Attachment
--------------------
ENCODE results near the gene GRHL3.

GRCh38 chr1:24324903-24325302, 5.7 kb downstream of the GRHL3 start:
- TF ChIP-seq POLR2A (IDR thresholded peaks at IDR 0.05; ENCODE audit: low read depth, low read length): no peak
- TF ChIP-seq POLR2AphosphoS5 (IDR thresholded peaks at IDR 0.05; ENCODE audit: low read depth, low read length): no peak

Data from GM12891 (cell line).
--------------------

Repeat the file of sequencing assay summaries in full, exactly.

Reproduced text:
ENCODE results near the gene GRHL3.

GRCh38 chr1:24324903-24325302, 5.7 kb downstream of the GRHL3 start:
- TF ChIP-seq POLR2A (IDR thresholded peaks at IDR 0.05; ENCODE audit: low read depth, low read length): no peak
- TF ChIP-seq POLR2AphosphoS5 (IDR thresholded peaks at IDR 0.05; ENCODE audit: low read depth, low read length): no peak

Data from GM12891 (cell line).